Seeking Startups in the Heartland

Des Moines, Iowa

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Connecting state and local government leaders

Venture capitalists look to encourage entrepreneurship in the “other” 47 states.

For officials attending the U.S. Conference of Mayors winter meeting in Washington, D.C. in late January, the topic of job creation was high on the agenda.

So it was that job creators speaking at the final plenary session on “The Future of Work” attracted much interest with their vision of jumpstarting entrepreneurial activity in cities that are are not on the coasts.

Stars of the session were AOL founder Steve Case, J.D. Vance, whose book, Hillbilly Elegy: A Memoir of Family and Culture in Crisis, spent months on the best-seller list, and Adam Neumann, co-founder and CEO of WeWork, a young, fast-growing company that provides shared office space in cities throughout the world.

On many a mayor’s agenda is encouraging young entrepreneurs to come together in downtown spaces as they work to create the companies of the future. New Orleans Mayor Mitch Landrieu, who currently chairs the Conference of Mayors, declared that the “Me” generation is being supplanted by the “We” generation and that this “huge movement” will “reinvent how people live and how they work.”

Addressing Geographical Disparities

Mayors in the audience seemed taken with the Case/Vance presentation about “The Rise of the Rest,” their effort to promote risk capital investment and startups in the American heartland—and with the news that they’ve just unveiled a $150 million fund backed by many prominent investors to provide seed capital for the effort.

The impetus comes in part from two stark statistics:

  • All net new job creation in the United States in recent years has come from startups, and none from the Fortune 500.
  • 75 percent of venture investment is made in three states: California, New York and Massachusetts.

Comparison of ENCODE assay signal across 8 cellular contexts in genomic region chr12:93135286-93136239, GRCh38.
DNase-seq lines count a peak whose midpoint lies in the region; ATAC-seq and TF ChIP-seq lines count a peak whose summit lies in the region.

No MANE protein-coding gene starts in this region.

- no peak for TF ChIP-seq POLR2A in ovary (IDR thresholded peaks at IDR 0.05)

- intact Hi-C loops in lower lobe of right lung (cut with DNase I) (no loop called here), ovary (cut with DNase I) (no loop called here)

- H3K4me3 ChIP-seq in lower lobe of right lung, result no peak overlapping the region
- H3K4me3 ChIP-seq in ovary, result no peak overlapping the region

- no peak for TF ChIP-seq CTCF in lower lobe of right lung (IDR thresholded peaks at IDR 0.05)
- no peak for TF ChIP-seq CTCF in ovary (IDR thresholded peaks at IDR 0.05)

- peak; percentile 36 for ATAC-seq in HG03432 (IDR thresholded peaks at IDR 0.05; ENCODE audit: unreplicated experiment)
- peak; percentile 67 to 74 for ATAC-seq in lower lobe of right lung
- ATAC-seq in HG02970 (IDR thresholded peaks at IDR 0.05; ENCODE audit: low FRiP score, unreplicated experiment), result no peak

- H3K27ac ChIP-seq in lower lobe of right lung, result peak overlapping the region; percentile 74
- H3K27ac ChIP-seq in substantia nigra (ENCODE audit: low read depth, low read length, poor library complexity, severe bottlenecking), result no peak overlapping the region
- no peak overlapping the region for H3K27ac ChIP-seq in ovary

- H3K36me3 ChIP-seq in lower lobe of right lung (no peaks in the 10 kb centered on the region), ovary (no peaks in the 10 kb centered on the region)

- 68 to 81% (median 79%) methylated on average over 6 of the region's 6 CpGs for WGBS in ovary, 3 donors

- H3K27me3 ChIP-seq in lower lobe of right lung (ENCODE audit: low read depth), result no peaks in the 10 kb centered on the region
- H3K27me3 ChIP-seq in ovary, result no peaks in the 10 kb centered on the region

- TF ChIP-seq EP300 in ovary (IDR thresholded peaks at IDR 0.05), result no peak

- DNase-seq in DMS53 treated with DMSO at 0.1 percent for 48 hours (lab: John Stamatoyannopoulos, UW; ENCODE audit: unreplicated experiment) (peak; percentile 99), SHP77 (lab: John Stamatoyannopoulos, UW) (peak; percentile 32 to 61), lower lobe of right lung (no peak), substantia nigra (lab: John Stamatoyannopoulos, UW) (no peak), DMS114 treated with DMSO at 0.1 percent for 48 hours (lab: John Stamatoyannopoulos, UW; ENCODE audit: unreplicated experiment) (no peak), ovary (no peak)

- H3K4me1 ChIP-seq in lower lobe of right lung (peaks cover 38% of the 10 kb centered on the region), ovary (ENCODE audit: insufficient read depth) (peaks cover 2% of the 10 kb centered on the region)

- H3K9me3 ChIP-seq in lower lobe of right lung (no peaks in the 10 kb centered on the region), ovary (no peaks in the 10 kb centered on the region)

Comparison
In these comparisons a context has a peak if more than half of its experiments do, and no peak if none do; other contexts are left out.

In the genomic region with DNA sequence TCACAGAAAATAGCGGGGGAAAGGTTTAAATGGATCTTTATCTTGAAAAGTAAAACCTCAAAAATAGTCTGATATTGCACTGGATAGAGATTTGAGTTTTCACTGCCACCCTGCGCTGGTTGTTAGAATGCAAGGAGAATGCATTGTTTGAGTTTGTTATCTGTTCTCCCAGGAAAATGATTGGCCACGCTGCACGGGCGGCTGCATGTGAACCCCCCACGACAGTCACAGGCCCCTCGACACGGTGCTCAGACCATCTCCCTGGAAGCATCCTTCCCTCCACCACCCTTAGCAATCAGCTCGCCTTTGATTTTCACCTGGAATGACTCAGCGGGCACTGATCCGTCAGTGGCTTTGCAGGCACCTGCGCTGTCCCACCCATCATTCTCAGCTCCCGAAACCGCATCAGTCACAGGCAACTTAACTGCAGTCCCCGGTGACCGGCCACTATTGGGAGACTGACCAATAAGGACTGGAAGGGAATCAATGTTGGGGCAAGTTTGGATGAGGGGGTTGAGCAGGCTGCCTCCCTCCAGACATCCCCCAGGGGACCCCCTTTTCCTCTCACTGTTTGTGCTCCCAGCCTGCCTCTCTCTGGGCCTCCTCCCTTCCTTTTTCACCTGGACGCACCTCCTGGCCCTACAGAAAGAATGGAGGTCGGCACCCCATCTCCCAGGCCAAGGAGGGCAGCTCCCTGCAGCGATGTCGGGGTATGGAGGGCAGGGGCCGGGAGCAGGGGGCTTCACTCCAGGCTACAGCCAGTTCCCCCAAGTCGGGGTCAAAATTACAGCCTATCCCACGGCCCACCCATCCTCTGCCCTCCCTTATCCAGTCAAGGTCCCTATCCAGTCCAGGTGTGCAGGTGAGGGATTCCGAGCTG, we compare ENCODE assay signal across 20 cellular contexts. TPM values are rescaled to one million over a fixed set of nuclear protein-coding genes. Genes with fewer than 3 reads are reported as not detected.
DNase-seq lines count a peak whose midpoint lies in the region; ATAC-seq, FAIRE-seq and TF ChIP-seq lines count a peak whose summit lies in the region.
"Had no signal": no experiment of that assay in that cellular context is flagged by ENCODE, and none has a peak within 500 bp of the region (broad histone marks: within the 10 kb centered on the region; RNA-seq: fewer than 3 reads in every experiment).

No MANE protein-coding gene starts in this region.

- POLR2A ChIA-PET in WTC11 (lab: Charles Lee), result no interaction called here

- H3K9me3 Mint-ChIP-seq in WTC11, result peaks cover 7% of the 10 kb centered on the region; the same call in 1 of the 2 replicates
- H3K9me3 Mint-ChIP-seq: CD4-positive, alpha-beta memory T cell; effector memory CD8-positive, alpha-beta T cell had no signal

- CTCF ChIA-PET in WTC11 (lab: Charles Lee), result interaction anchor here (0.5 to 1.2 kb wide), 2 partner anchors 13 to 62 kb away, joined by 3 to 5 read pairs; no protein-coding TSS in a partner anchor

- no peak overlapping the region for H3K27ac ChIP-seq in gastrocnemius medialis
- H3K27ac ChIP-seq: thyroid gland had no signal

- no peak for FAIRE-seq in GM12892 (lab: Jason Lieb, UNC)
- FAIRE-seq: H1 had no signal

Silicon Valley and Route 128 are famous for the innovations their communities have made over many decades, and New York City is likewise a hotbed of entrepreneurial activity. But this, of course, leaves only 25 percent for the other 47 states.

The Rise of the Rest initiative has revolved around twice-a-year bus tours of cities in the “other” 47 states. They bring together local entrepreneurs and other business people, university-based business professors, municipal economic development officials, sometimes mayors or even a Governor to display and discuss the state of startup efforts in the city, state or region. Toward the end of the day, a half dozen or so local entrepreneurs will pitch their startups to Case and a small panel of other judges. The winner is offered a $100,000 investment by Case. Publicity is an essential purpose of these gatherings--to shine a light on local entrepreneurial activity--and the media is always well represented.

The bus tours began in 2014, nearly 10 years after Case opened his Washington, D.C.-based venture firm, Revolution LLC. Revolution’s goal was not only to make money but also to find the bulk of its opportunities, in states and cities where investment capital and robust startup ecosystems were in short supply. Case learned a lot more about the topic after President Obama in 2011 appointed him as chair of the Startup America Partnership whose goal was to celebrate, inspire and accelerate high-growth entrepreneurship. He traveled widely for the Partnership, learning about obstacles and opportunities throughout the land.

About a year ago, in a column for Inc. magazine, Case wrote:

“Startups are responsible for nearly all of the net new job creation in the U.S., not to mention countless innovations that change the way we live and work. And yet, despite all the coverage of startups in the media and the never-ending techno-optimism of Silicon Valley, the hard truth is that entrepreneurship in America is on the decline. Indeed, it has been falling for decades. Between 1978 and 2012, the number of companies less than one-year-old declined as a share of all business by 44%. The consequences are enormous, as it impacts jobs, growth, and tax revenues. And the areas hardest hit are the places in the middle of the country, some of the very places where people feel left behind by globalization and digitization.”

Case went on to say that new business creation has shown signs of rebounding of late, and that “more regions are emerging with vibrant startup communities.”

Thirty-three Cities, 50 Investments

Since Case launched it in 2014, the Rise of the Rest tour has traveled 8,000 miles while visiting 33 states. Case has made about 50 investments in startups along the way.

In the West, the tour has visited Albuquerque; Denver; Phoenix; and in Utah, Provo and Salt Lake City.

In the Northeast, cities have included Baltimore; Buffalo; Detroit; Manchester, New Hampshire; Philadelphia; Pittsburgh; and Portland, Maine.

In the Southeast, Case has been to Atlanta; Charleston, South Carolina; Nashville; New Orleans; Raleigh-Durham, North Carolina; and Richmond, Virginia.

In the Midwest, the tour has been to Ann Arbor, Michigan; Cincinnati; Columbus, Ohio; Des Moines, Iowa; Green Bay, Wisconsin; Harrisburg-Lancaster-York, Pennsylvania; Indianapolis; Kansas City, Missouri; Madison, Wisconsin; Minneapolis; Omaha, Nebraska; and St. Louis.